The one thing this play about a family didn’t have was a “big reveal.” Instead, the second act devolved into everyone discussing the unloved son and his issues with his mother. Again, how original. But not to be outdone, everyone got a chance to explain why their situation was worse. It was like that scene in Notting Hill where Julia Roberts tries to convince everyone that her life as a super rich, super famous actress is worse than the others (including a woman in a wheelchair). She doesn’t win the brownie, and neither did any of the characters in The Country House. It did have a lovely living room set, though. That’s about it.

The Birds and the Bees: Unabridged

When they were in grad school, Rachel Sullivan and Maggie Keenan-Bolger were working on a thesis together about women’s experiences in public spaces. At the end of the project, they realized sexuality was never directly discussed, though it clearly influenced the topic. Aside from already having an interest in sexuality, Maggie and Rachel have a theatre company, Honest Accomplice, which focuses on topics that aren’t openly discussed or seen as shameful. And so, The Birds and the Bees: Unabridged was born.

Patty talked to Maggie and Rachel, along with three of the actors, Liza Fischer, Holly Sansom, and (someone you might know) Emily Faye Oakley, about the experience of putting this show together. Maggie and Rachel didn’t sit down at a computer and write up a script. The Birds and the Bees: Unabridged is a devised theatre piece. It’s created by the actors working together and using real life experiences to create a piece about different aspects of sexuality. This isn’t the first production of the show. We saw the show last year, and when she saw they were doing it again, Emily wanted to be a part of it. She also wanted to be a part of telling a different kind of story. Holly, who was a part of conceiving the project the first time around, said what partly drew her to it was the varied types of people who were represented; people she didn’t normally see on stage. Liza had helped with props the first time around and comes from a more traditional theatre background. She was excited to be working on a show that was trying to say something and wasn’t focused on the commercial aspects.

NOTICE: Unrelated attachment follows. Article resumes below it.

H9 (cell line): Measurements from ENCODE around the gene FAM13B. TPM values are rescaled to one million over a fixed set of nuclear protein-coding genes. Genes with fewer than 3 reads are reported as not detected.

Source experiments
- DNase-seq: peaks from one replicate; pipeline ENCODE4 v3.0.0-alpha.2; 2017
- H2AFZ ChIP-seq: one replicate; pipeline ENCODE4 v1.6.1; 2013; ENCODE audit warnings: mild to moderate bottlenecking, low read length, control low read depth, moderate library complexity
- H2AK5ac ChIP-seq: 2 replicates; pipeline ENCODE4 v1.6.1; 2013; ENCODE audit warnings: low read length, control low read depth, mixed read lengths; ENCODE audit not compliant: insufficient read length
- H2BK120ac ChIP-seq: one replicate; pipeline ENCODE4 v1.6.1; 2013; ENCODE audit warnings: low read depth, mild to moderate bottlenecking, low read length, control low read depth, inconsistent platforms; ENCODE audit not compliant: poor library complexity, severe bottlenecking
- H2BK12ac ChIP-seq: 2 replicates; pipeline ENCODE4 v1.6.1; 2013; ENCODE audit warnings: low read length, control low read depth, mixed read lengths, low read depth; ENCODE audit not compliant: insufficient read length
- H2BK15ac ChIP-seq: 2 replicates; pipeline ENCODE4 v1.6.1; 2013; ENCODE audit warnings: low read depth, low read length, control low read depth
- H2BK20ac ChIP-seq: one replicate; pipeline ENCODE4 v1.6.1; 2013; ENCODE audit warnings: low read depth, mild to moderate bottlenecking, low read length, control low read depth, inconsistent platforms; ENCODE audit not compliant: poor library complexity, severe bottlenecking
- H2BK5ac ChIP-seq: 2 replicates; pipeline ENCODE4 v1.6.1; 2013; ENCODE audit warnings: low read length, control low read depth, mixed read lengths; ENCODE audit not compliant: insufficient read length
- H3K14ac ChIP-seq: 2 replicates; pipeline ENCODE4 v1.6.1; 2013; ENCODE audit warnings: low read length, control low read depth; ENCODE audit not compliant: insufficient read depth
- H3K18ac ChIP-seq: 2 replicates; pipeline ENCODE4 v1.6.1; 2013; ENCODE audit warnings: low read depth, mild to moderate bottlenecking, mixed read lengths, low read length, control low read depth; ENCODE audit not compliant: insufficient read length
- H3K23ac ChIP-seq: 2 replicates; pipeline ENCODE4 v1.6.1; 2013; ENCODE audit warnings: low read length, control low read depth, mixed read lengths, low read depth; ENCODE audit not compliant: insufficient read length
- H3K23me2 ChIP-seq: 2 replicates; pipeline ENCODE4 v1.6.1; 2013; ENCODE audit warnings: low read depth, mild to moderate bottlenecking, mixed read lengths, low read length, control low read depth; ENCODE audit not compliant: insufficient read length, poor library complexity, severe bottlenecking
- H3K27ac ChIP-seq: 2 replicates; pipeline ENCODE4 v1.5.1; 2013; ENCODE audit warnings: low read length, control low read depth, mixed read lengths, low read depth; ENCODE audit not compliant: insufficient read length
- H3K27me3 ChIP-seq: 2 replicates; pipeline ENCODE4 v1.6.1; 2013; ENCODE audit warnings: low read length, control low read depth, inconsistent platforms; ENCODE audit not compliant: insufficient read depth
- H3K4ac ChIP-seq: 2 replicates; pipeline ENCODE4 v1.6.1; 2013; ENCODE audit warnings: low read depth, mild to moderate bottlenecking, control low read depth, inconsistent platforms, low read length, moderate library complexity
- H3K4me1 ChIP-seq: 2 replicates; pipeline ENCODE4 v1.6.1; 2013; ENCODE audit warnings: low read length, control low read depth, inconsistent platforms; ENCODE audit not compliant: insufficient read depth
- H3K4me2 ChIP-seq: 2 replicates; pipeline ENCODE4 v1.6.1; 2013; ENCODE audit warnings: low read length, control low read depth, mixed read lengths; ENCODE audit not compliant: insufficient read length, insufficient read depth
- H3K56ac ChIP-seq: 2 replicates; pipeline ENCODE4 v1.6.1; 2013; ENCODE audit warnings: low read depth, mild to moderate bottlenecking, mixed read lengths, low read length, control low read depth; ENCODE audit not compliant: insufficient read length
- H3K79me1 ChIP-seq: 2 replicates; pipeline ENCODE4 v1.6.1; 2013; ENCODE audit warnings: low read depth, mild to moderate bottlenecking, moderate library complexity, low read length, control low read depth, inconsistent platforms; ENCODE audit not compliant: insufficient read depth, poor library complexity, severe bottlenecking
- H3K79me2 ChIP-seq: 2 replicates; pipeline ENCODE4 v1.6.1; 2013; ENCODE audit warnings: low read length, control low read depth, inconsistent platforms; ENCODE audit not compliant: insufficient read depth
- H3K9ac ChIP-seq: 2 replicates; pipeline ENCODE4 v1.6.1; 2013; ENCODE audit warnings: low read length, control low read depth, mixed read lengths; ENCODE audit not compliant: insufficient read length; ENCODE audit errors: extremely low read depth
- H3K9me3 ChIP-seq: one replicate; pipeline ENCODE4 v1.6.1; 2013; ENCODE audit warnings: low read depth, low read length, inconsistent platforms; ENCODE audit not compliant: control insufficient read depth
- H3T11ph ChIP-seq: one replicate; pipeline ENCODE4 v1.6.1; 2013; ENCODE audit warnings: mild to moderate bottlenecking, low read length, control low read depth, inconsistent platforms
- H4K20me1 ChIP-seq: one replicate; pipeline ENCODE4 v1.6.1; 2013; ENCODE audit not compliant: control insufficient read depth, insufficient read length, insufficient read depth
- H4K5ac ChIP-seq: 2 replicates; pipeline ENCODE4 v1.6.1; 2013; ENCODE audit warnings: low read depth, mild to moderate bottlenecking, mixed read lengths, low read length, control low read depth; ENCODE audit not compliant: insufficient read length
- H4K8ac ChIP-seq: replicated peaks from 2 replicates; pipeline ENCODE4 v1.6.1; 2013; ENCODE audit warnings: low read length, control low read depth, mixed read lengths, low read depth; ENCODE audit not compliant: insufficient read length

So, what is it trying to say? After surveying over 2,000 people online, talking to friends, and working with the original and current casts, The Birds and the Bees: Unabridged is saying what Salt ‘n Pepa said way back in 1991: Let’s Talk About Sex. The previous production was more of a series of thematically connected scenes. While in this production, each character has a through line that you follow. Just like the rest of us, these characters are dealing with topics of body image, race and sexuality, hookup culture, gender, etc. And the hope is that you leave talking about these issues and maybe even opening up about your own experiences. The show isn’t meant to make anyone uncomfortable; it’s not gratuitously sexual or, at the other end, overly clinical. It’s a representation of many topics not often discussed; experiences people have, but don’t talk about. So, here it is. Maggie, Rachel, and their cast are having The Talk. The one about the birds and the bees.

The Birds and the Bees: Unabridged runs October 8th-12th. The show is double cast. The cast for October 8th & 10th is Samantha Cunha, Meggan Dodd, Liza Fischer, Cat Fisher, Lindsay Griffen, Austin Klich, E. Okobi, Julia Osen Averill, and Holly Sansom. The cast for October 9th, 11th, & 12th is Mike Burke, Ruth Cooper, Suzu Ledoux, Emily Faye Oakley, E. Okobi, Julia Osen Averill, Mary Parker, Holly Sansom, and Mary Sheridan. Get your tickets here.